What do I need to consider?
When using screencasts to deliver teaching and learning content, remember:
- students are not able to engage in Q&A as the information is received, or observe how their peers interpret/use the material until a later scheduled discussion or collaboration
- you are not able to observe student reactions as you are speaking,
To maximise student engaged, adopt teaching strategies for an asynchronous student audience and adapt your screencasts accordingly, using the tips below:
Students may approach screencast viewing as they would when casually browsing video platforms such as Youtube. To help them develop effective viewing habits for study:
- create shorter, more engaging screencasts, with complementary learning activities, to help students engage more easily and spend less time reviewing content
- remind students of the importance of taking notes, either verbally or through provision of a note-taking template, a worksheet to accompany the video, or by posting a few questions relating to the video topic
- indicate a timeframe or set deadlines for viewing videos. Relate screencast materials to upcoming teaching sessions with a 'flipped' approach
- include pause points and prompts for thought within a video, to encourage students to reflect on the content whilst listening and discourage passive rote learning
- signpost students towards the University's Library guides for study
- Signpost in Blackboard using key terms and icons from Module Roadmaps
- A title slide helps orientate students, consider including module name, topic, series numbering, reference to learning outcomes or assessment. Include this information in the introduction to your screencast.
- Carefully consider how to end the screencast, as well as summing up the key points, this is a great chance to signpost to related activities. You could pose a related question for students to think about in their own time or give highlights about the next screencast/topic in a series.
- An end slide cements the key 'take away' points, and/or reminds students about the next steps and related study activities. Be sure to narrate any important content.
- Design Learning Activities to accompany the screencast
- Aim for a mix of independent tasks and collaborative activities (such as discussion or group work).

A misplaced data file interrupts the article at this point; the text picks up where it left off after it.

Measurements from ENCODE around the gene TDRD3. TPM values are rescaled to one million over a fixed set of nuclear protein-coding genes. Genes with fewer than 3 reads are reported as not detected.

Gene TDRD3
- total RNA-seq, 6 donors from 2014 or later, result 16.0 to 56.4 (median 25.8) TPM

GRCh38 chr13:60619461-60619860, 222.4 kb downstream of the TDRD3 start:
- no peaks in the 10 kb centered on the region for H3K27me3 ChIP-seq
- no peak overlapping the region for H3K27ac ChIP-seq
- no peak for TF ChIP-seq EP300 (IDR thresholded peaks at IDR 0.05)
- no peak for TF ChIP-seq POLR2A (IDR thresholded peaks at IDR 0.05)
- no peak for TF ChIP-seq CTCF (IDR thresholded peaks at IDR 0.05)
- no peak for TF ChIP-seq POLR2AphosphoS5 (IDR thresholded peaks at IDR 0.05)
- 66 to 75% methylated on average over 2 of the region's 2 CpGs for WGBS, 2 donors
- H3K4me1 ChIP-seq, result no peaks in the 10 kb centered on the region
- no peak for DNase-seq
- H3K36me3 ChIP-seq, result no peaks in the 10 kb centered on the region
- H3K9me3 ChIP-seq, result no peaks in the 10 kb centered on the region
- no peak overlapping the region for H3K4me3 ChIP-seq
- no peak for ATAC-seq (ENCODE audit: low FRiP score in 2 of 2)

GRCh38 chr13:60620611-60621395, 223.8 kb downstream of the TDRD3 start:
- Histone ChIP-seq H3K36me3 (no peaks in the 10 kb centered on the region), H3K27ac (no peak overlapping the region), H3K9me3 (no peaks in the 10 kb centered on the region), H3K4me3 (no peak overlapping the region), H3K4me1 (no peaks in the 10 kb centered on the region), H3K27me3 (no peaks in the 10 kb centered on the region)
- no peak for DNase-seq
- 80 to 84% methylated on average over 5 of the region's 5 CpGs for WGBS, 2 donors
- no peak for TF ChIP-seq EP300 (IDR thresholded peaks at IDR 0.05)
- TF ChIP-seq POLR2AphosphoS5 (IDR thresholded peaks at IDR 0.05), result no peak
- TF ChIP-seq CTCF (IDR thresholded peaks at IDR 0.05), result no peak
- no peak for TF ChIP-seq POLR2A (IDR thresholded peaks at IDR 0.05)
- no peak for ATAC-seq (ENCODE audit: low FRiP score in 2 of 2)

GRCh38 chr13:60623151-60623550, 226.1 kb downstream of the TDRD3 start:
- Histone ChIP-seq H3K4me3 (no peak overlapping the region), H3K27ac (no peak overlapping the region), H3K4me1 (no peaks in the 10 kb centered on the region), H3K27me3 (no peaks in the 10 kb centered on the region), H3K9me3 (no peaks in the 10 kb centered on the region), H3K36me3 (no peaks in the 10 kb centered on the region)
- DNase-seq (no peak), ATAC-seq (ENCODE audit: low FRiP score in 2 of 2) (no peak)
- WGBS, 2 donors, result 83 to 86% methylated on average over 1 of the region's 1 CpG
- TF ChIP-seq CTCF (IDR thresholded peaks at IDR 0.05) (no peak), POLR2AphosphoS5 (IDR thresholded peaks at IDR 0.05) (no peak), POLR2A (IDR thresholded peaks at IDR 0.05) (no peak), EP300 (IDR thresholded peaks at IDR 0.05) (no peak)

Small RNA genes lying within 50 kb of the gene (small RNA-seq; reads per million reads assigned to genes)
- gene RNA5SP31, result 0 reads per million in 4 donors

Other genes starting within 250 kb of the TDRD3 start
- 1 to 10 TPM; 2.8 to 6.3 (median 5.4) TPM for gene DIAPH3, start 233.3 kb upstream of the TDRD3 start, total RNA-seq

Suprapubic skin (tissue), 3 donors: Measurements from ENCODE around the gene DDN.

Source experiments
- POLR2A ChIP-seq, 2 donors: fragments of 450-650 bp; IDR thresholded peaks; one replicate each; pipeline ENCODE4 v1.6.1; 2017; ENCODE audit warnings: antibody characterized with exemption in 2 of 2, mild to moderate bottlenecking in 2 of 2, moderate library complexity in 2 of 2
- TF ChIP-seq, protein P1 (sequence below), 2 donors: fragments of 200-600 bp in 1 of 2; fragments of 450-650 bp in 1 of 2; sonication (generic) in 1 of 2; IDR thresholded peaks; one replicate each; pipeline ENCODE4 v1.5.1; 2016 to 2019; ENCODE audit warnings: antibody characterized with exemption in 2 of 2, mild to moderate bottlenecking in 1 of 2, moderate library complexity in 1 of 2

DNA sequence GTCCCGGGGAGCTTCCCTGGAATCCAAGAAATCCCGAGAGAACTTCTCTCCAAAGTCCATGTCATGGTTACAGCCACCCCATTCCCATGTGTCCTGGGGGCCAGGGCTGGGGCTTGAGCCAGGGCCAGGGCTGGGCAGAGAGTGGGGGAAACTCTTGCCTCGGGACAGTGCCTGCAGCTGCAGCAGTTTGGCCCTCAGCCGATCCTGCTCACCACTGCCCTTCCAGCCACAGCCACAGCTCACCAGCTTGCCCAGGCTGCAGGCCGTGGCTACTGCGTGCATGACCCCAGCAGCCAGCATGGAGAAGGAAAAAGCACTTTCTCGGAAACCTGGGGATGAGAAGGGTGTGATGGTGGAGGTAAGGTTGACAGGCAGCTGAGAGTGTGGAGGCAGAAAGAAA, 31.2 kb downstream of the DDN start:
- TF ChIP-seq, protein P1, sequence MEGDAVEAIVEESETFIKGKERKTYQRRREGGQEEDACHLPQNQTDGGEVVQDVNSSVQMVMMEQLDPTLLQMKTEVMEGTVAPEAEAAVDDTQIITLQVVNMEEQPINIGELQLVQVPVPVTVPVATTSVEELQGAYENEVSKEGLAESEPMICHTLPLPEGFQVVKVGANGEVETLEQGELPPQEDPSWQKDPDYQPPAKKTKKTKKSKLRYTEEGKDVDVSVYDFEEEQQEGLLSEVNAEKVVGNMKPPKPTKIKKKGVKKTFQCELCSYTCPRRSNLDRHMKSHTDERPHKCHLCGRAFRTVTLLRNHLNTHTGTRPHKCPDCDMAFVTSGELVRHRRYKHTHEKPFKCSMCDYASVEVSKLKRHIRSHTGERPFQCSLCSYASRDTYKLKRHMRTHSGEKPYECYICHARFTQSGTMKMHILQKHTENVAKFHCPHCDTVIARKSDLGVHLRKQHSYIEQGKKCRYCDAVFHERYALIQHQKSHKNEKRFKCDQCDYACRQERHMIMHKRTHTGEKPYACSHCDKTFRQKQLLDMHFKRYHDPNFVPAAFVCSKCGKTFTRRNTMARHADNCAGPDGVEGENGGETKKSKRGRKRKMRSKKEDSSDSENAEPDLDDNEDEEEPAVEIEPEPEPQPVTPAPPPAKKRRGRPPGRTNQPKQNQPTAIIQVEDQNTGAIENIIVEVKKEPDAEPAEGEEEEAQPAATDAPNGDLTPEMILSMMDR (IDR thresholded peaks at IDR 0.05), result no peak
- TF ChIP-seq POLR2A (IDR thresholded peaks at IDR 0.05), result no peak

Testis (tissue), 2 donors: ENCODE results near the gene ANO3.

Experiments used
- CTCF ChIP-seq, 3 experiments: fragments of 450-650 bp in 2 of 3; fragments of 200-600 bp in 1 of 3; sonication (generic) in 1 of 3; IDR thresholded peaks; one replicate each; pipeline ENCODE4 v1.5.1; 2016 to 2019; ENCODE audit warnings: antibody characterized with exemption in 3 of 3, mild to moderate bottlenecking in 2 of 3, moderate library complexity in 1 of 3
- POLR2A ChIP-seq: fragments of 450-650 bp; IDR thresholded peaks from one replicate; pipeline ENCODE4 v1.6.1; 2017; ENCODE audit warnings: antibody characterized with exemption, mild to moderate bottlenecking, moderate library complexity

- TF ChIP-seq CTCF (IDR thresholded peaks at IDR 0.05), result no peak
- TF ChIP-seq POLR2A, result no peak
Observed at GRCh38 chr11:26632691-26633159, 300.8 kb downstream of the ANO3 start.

Dale’s (1969) ‘cone of experience’ indicates only surface learning arises when information is heard and viewed. However, when students are required to respond to information, their involvement becomes more active and they are likely to be able to recall and use information in other contexts. Therefore, it is good practice to design activities to accompany screencasts and promote active learning, particularly when screencasts are created for the purpose of transmitting subject knowledge.
- Signpost complementary activities in the first minute or so of the recording, to explain to students what they need to do.
For example, you might want students to watch and read materials, formulate questions, then look for answers within the recording. You can also signpost activities by typing instructions into the Blackboard text editor field when embedding recordings into your Blackboard modules.
There are several ways you can assess student understanding of screencast content. Here a two examples:
- Consider using quizzes to informally assess students' understanding, and provide opportunities for students to self assess.
- Set ungraded submission points next to videos to collect student worksheets and notes. You don't necessarily need to look at all of them but you can see from the grade centre who is submitting, and you may wish to view a sample of submissions to get a sense of student understanding (and perhaps record a screencast to give some general feedback about the cohort's progress).
More ideas for using screencasts in teaching:
- see the Personal Capture case studies on the ‘T&L Exchange’ for examples from specific subject areas,